December 21, 2020
What is NOT Considered Hazardous Waste?
Certain materials are excluded from the definition of solid waste under RCRA. If the material is not a solid waste, it cannot be a hazardous waste. The following materials are deemed not to be solid wastes and therefore are deemed non-hazardous wastes:
- Domestic sewage and mixtures of domestic sewage and other wastes that pass through a sewer system to a publicly owned treatment works (POTW) for treatment. EPA interprets this exclusion to also apply to waste mixtures that pass through a federally owned treatment works (FOTW).
- Industrial wastewater discharges that are point source discharges subject to regulation under the CWA. This exclusion only applies at the discharge point where the wastes are first subject to CWA regulation. Many industrial facilities that treat wastewater on-site use this point source discharge exclusion.
- Irrigation return flows.
- Source, special nuclear, or by-product material as defined by the Atomic Energy Act (i.e., radioactive wastes). Note that only the radioactive components of the waste are excluded. If nonradioactive components of the waste make it a RCRA hazardous waste, it is regulated by both RCRA and the Atomic Energy Act.
- Materials subject to in-situ mining techniques that are not removed from the ground as part of the extraction process.
- Pulping liquors (i.e., black liquor) that are reclaimed in a pulping liquor recovery furnace and then reused in the pulping process, unless it is accumulated speculatively.
- Spent sulfuric acid used to produce virgin sulfuric acid, unless it is accumulated speculatively.
- Secondary materials that are reclaimed and returned to the original process or processes in which they were generated and are reused in that production process. This exclusion has limitations stipulating storage only in tanks, closed processes, accumulation for no more than 12 months, no incineration or other controlled flame combustion reclamation, no fuel production, and no use in a manner constituting disposal. This exclusion is known as the "closed-loop recycling exclusion."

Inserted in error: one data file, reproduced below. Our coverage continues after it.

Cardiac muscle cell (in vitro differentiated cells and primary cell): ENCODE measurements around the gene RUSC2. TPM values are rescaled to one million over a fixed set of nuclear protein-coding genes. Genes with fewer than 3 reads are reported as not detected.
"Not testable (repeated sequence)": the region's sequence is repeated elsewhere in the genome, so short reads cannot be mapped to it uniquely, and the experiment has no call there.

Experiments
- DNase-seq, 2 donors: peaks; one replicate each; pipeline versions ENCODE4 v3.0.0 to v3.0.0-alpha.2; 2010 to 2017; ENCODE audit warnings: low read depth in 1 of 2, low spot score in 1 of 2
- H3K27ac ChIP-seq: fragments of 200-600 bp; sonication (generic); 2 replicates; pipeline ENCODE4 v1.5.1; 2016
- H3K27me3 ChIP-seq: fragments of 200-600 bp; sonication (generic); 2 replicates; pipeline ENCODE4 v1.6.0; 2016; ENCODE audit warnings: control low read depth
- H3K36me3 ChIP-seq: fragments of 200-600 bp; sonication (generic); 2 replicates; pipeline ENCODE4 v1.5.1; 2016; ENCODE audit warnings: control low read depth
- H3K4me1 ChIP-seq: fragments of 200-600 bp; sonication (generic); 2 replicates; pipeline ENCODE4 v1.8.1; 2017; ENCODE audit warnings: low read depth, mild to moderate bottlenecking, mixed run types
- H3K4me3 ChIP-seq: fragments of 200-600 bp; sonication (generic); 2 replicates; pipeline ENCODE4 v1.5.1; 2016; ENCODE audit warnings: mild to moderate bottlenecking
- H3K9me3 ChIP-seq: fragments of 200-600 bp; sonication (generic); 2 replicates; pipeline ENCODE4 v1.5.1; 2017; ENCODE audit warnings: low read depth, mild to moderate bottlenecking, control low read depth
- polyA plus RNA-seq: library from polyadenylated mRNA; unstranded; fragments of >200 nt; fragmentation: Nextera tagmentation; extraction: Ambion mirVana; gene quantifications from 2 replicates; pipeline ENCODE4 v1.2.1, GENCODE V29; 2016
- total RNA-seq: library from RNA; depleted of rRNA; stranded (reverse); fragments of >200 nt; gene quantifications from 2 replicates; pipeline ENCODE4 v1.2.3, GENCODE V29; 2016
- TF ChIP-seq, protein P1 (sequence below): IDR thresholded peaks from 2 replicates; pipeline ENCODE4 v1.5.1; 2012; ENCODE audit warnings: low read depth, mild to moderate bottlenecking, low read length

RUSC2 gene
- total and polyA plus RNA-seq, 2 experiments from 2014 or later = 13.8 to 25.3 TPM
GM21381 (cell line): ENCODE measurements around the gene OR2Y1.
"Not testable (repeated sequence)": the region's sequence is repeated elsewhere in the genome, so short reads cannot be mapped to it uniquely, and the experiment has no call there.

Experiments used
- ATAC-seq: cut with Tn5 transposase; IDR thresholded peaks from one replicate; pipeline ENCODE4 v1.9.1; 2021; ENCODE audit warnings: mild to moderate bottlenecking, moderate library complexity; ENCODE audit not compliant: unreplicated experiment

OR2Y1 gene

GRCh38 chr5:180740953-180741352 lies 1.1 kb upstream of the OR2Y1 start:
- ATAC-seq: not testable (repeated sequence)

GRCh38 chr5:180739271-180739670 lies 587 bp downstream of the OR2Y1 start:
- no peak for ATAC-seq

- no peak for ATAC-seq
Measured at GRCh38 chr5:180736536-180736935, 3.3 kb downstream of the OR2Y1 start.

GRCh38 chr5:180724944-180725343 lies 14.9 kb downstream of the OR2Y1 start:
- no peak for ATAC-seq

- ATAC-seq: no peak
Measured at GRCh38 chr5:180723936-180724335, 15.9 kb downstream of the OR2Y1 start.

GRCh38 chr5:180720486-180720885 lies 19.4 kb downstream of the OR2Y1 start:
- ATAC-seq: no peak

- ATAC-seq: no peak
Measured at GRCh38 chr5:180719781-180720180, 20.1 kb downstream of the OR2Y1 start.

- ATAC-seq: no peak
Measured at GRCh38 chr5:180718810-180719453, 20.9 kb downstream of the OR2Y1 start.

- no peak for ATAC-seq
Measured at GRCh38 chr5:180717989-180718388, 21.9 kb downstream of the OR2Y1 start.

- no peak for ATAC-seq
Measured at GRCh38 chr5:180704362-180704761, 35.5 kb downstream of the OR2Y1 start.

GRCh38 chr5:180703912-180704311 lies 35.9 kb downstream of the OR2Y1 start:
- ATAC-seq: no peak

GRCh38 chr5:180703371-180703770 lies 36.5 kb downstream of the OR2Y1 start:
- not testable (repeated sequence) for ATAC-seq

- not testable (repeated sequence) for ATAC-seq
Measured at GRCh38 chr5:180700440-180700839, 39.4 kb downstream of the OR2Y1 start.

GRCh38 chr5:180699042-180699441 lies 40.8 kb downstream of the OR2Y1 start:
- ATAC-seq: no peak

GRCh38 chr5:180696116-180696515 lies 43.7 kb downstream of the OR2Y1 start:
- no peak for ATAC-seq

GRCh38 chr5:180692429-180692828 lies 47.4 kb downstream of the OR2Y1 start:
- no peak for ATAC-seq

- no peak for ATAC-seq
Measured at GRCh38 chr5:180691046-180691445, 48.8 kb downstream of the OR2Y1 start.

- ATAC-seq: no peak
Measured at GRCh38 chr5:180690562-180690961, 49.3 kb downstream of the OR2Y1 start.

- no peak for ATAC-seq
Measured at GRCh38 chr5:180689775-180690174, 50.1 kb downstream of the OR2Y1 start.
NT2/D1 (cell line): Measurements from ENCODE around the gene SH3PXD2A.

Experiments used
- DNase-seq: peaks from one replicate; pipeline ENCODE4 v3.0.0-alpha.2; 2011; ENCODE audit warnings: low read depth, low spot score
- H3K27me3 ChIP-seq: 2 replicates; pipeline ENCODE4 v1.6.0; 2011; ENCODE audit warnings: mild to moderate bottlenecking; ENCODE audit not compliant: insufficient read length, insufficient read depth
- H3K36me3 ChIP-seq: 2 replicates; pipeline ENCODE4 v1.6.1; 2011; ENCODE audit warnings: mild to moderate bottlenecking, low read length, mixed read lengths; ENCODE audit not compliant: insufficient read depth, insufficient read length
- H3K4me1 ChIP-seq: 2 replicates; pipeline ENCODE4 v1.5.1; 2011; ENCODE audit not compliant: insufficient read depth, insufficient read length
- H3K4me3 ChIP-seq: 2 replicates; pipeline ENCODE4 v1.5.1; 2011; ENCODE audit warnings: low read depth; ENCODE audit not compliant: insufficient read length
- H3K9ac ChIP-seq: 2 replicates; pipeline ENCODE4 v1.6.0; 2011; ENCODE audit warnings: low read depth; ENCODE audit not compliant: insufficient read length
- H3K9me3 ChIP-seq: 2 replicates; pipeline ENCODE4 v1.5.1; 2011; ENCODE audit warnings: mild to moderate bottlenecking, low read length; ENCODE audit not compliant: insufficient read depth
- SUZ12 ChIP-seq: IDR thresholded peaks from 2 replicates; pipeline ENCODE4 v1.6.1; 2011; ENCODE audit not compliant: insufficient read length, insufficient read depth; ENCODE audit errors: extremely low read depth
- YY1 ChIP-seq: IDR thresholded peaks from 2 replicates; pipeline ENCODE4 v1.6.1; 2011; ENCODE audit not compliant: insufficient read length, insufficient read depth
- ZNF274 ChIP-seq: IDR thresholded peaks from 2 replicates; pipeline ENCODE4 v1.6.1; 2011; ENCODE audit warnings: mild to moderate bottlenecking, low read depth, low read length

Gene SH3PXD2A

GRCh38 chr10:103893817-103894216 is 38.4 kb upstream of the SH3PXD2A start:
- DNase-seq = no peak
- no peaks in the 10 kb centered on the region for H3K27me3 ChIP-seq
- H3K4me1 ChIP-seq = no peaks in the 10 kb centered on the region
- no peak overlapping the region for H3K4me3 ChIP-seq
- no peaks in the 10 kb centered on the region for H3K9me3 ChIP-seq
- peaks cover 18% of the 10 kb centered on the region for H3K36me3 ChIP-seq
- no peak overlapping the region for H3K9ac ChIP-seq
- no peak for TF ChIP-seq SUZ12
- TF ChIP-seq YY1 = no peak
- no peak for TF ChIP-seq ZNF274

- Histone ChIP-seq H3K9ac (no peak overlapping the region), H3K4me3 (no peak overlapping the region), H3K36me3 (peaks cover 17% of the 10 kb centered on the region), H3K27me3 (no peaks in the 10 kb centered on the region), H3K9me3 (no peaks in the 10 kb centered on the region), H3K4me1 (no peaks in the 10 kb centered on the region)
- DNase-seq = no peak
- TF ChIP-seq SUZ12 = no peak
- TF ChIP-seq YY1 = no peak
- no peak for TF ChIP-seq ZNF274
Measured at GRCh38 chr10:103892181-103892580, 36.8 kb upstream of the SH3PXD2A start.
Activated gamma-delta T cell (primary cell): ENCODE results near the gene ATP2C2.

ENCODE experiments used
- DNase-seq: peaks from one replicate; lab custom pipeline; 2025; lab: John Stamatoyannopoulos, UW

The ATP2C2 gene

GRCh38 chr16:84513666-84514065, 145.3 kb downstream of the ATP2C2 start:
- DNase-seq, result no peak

- Reclaimed spent wood preserving solutions and wastewaters containing spent preservative that are reused for their original intended purpose, provided that certain conditions are met including: reuse of the wastewaters and solutions on-site at waterborne plants in the production process for their original intended use; prior to reuse, management of the wastewaters, and solutions to prevent release to land or groundwater; prior to reuse, units used to manage the wastewaters or solutions can be visually determined to prevent releases to land or groundwater; prior to reuse, drip pads used to comply with the standards set forth at 40 CFR 265.440 et seq.; prior to operating under this exclusion, the plant owner or operator submits a one-time notification to the EPA regional administrator (or the appropriate state director) in accordance with 40 CFR 261.4(a)(9)(iii)(E).
- The following coke by-product wastes: EPA Hazardous Waste Nos. K060, K087, K141, K142, K143, K144, K145, K147, and K148, and any wastes from the coke by-products process that are hazardous only because they exhibit the toxicity characteristic specified in 40 CFR 261.24 when recycled in accordance with 40 CFR 261.4(a)(10).
- Non-wastewater waste splash condenser dross residue from the treatment of K061 waste in high-temperature metals recovery units, provided the residue, if shipped, is in drums and not land disposed before recovery.
- Oil-bearing hazardous secondary materials (e.g., sludges, by-products, or spent materials) that are generated at a petroleum refinery (SIC Code 2911) and inserted into the petroleum refining process, or recovered oil, provided the material is not managed on the land or accumulated speculatively before placement in the refinery process. Recovered oil does not include oil-bearing hazardous waste listed in 40 CFR 261 before the oil is recovered nor does it include used oil as defined in 40 CFR 279.
It is important that your organization comply with all EPA standards when it comes to non-hazardous waste management & disposal. Although this article is meant to give you help understanding what types of materials are classified as non-hazardous waste, it is best to let a commercial waste disposal company transport and dispose of your non-hazardous waste.
When you need the best non-hazardous waste management & disposal company in Arizona, call TransChem Environmental or contact TCE today!